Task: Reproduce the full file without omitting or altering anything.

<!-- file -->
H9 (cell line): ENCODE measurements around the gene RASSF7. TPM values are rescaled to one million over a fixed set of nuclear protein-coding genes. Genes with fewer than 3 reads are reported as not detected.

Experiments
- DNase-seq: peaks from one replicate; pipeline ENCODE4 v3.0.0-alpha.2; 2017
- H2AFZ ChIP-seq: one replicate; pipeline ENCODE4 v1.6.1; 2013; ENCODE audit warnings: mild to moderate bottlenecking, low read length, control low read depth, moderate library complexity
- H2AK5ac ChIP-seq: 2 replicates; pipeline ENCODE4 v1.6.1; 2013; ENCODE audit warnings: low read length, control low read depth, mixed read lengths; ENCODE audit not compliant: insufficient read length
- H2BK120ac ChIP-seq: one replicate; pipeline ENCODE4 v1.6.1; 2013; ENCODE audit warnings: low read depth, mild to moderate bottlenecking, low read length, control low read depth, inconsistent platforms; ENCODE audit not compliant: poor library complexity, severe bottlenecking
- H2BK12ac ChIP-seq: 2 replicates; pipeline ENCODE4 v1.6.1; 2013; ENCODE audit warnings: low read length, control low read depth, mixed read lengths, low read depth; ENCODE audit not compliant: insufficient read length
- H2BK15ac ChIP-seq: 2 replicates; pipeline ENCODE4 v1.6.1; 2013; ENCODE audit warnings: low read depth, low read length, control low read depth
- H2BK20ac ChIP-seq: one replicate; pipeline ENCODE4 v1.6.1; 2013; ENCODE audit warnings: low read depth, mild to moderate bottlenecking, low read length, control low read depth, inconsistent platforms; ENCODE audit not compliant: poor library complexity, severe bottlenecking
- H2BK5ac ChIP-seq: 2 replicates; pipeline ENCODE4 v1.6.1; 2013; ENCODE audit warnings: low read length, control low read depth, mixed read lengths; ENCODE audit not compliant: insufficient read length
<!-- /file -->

H9 (cell line): ENCODE measurements around the gene RASSF7. TPM values are rescaled to one million over a fixed set of nuclear protein-coding genes. Genes with fewer than 3 reads are reported as not detected.

Experiments
- DNase-seq: peaks from one replicate; pipeline ENCODE4 v3.0.0-alpha.2; 2017
- H2AFZ ChIP-seq: one replicate; pipeline ENCODE4 v1.6.1; 2013; ENCODE audit warnings: mild to moderate bottlenecking, low read length, control low read depth, moderate library complexity
- H2AK5ac ChIP-seq: 2 replicates; pipeline ENCODE4 v1.6.1; 2013; ENCODE audit warnings: low read length, control low read depth, mixed read lengths; ENCODE audit not compliant: insufficient read length
- H2BK120ac ChIP-seq: one replicate; pipeline ENCODE4 v1.6.1; 2013; ENCODE audit warnings: low read depth, mild to moderate bottlenecking, low read length, control low read depth, inconsistent platforms; ENCODE audit not compliant: poor library complexity, severe bottlenecking
- H2BK12ac ChIP-seq: 2 replicates; pipeline ENCODE4 v1.6.1; 2013; ENCODE audit warnings: low read length, control low read depth, mixed read lengths, low read depth; ENCODE audit not compliant: insufficient read length
- H2BK15ac ChIP-seq: 2 replicates; pipeline ENCODE4 v1.6.1; 2013; ENCODE audit warnings: low read depth, low read length, control low read depth
- H2BK20ac ChIP-seq: one replicate; pipeline ENCODE4 v1.6.1; 2013; ENCODE audit warnings: low read depth, mild to moderate bottlenecking, low read length, control low read depth, inconsistent platforms; ENCODE audit not compliant: poor library complexity, severe bottlenecking
- H2BK5ac ChIP-seq: 2 replicates; pipeline ENCODE4 v1.6.1; 2013; ENCODE audit warnings: low read length, control low read depth, mixed read lengths; ENCODE audit not compliant: insufficient read length